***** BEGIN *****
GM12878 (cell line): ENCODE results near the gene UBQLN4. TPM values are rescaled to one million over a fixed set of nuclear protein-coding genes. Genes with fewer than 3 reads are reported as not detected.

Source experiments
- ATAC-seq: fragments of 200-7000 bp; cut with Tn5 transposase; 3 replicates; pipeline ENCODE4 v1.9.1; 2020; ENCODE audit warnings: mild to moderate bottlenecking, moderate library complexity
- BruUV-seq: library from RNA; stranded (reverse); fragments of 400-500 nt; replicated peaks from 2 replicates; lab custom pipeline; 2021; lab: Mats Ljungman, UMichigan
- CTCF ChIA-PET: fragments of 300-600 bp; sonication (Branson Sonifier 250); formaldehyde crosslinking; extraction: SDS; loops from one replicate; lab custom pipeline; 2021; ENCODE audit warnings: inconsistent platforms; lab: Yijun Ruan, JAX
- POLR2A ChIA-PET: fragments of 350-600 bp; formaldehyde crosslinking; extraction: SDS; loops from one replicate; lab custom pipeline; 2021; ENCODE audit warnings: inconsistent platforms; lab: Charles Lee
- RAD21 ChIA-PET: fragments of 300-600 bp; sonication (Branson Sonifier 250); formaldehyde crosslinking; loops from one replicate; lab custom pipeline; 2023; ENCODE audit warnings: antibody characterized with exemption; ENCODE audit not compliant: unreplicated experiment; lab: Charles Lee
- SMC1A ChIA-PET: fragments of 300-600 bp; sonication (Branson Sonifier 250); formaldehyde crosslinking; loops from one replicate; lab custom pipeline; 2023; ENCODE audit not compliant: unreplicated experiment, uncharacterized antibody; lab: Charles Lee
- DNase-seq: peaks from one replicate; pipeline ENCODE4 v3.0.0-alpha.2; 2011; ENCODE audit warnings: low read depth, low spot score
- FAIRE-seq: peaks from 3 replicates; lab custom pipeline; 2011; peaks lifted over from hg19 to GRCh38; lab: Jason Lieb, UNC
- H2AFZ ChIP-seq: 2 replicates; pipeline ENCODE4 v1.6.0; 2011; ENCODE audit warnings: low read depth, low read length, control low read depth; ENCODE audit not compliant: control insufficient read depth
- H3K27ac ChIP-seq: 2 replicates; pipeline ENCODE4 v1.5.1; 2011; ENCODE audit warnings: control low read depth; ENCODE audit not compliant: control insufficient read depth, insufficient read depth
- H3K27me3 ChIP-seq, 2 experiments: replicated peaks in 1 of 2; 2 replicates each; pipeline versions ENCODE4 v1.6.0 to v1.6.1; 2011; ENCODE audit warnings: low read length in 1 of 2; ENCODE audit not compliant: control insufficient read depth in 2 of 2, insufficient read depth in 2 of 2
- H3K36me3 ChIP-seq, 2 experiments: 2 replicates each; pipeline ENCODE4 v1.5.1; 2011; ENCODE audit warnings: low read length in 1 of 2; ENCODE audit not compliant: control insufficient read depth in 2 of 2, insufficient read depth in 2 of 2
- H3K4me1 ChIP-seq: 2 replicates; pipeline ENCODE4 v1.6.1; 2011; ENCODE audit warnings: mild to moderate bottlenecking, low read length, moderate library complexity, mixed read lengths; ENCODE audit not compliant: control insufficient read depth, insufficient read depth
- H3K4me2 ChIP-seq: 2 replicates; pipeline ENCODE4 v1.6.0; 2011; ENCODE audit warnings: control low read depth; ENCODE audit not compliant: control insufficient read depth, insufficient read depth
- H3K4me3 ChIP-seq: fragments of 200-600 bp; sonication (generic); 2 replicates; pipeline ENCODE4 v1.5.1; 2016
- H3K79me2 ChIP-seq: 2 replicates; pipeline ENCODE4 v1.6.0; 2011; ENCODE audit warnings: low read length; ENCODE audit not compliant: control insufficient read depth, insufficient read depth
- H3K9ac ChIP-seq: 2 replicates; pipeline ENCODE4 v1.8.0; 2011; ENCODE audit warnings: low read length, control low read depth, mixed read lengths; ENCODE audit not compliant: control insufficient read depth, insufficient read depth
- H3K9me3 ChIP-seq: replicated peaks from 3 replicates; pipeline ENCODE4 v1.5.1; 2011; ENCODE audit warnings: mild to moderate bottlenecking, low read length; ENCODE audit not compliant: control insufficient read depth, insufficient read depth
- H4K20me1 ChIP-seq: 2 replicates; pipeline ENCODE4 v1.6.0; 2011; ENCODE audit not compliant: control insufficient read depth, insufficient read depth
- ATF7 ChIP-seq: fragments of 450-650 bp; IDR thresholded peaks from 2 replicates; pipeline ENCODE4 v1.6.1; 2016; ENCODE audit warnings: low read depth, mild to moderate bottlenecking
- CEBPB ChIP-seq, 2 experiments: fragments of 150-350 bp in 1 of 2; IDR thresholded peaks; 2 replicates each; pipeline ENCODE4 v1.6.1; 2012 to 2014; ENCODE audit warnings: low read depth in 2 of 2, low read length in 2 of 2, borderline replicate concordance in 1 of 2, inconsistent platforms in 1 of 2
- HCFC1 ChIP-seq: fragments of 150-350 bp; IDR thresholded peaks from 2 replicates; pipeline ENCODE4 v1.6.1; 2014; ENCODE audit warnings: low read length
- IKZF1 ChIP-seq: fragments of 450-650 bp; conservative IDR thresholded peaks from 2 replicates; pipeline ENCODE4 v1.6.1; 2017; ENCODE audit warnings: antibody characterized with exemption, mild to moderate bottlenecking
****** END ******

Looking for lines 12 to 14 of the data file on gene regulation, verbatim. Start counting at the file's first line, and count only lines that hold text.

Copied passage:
- H3K27ac ChIP-seq: 2 replicates; pipeline ENCODE4 v1.5.1; 2011; ENCODE audit warnings: control low read depth; ENCODE audit not compliant: control insufficient read depth, insufficient read depth
- H3K27me3 ChIP-seq, 2 experiments: replicated peaks in 1 of 2; 2 replicates each; pipeline versions ENCODE4 v1.6.0 to v1.6.1; 2011; ENCODE audit warnings: low read length in 1 of 2; ENCODE audit not compliant: control insufficient read depth in 2 of 2, insufficient read depth in 2 of 2
- H3K36me3 ChIP-seq, 2 experiments: 2 replicates each; pipeline ENCODE4 v1.5.1; 2011; ENCODE audit warnings: low read length in 1 of 2; ENCODE audit not compliant: control insufficient read depth in 2 of 2, insufficient read depth in 2 of 2